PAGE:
Market News

 December 27, 2006
United States focuses on polar bears' plight

 The United States has admitted what conservationists have been saying for years --- that the polar bear is in danger of losing its battle with habitat loss. A new government proposal suggests that the species be listed as 'threatened' as a result of melting Arctic ice.

Under the plan, unveiled by Secretary of the Interior Dirk Kempthorne yesterday, the US Fish and Wildlife Service will spend a year evaluating the status of the polar bear. If it is listed as threatened, it will come under the protection of the US Endangered Species Act, which sets out recovery plans for endangered wildlife.

"Based on current analysis, there are concerns about the effect of receding sea ice on polar bear populations," Kempthorne said in his announcement. There are thought to be fewer than 25,000 polar bears (Ursus maritimus) remaining.

Summer sea ice has been receding by an average of 7.7% per decade since 1978, Kempthorne's report says. Other US reports have shown that the rate of melt is accelerating (see 'Arctic clear for summer sailing by 2040') . Although bear numbers on US territory in Alaska have not declined significantly in recent decades, some populations in neighbouring Canada have dwindled by 22% between 1987 and 2004, and conservationists fear that the US bears could follow suit.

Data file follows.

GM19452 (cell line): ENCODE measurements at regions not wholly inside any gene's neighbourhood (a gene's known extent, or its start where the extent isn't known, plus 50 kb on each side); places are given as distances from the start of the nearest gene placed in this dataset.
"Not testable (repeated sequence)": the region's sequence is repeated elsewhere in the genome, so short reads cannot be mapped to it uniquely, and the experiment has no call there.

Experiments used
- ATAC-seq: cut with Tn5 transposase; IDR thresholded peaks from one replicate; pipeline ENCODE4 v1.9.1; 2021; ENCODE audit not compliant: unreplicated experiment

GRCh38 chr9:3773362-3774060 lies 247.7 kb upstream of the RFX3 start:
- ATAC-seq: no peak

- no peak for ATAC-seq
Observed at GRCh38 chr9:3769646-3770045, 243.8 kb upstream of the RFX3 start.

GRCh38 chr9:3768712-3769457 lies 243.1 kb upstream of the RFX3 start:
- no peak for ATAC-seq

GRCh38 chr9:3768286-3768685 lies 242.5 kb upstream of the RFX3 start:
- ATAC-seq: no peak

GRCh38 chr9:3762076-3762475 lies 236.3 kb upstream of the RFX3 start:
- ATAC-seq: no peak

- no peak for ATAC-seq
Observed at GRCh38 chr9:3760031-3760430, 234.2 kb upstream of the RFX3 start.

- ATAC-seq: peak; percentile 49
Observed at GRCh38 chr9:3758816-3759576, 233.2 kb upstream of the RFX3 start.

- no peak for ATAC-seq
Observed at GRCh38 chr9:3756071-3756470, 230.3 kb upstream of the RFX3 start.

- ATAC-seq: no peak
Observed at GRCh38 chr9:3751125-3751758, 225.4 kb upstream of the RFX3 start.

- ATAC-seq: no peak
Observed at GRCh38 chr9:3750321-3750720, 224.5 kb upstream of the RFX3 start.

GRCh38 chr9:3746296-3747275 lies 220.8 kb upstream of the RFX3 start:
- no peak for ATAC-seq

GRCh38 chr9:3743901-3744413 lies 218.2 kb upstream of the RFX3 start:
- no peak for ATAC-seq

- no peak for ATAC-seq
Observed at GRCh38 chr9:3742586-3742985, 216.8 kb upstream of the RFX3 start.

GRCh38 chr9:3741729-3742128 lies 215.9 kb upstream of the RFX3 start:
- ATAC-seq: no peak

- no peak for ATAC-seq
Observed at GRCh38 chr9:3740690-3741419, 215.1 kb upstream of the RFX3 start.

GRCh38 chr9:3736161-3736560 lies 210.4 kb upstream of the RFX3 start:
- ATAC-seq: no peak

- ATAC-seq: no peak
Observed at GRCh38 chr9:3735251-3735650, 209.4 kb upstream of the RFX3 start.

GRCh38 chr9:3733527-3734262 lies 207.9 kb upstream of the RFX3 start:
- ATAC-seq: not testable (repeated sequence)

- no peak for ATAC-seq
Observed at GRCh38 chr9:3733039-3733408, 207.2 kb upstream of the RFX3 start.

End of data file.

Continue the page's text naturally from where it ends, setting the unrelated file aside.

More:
"Based on current analysis, there are concerns about the effect of receding sea ice on polar bear populations", says Dirk Kempthorne US Secretary of the Interior.

Climate concern

Observers are recognizing the move as notable for linking climate change with a decline in a species. The announcement states that an evaluation of the causes of climate change are "beyond the scope of the review process".

Other bodies have already recognized the plight of the polar bear. In May of this year, the IUCN, the international conservation organization, upgraded the polar bears' status to 'vulnerable' on its Red List --- widely viewed as the definitive word on the world's threatened species (see 'Polar bears sink deeper into danger'), although inclusion on this list does not necessarily guarantee that conservation action will be taken by national governments.

Polar bears are already protected by the 1972 Marine Mammal Protection Act, which bans the killing of these animals or their transport across international borders. President George W. Bush is also expected to sign an act, passed by Congress earlier this month, between the United States and Russia to conserve and manage polar bears that roam across both of their territories.

If Kempthorne's proposal is accepted after a period of public comment, the government will draw up a recovery plan for the bears, and will calculate sustainable levels of hunting by native people. The Endangered Species Act also calls for the protection of species' habitats --- although in the case of melting sea ice this may be a difficult proposition.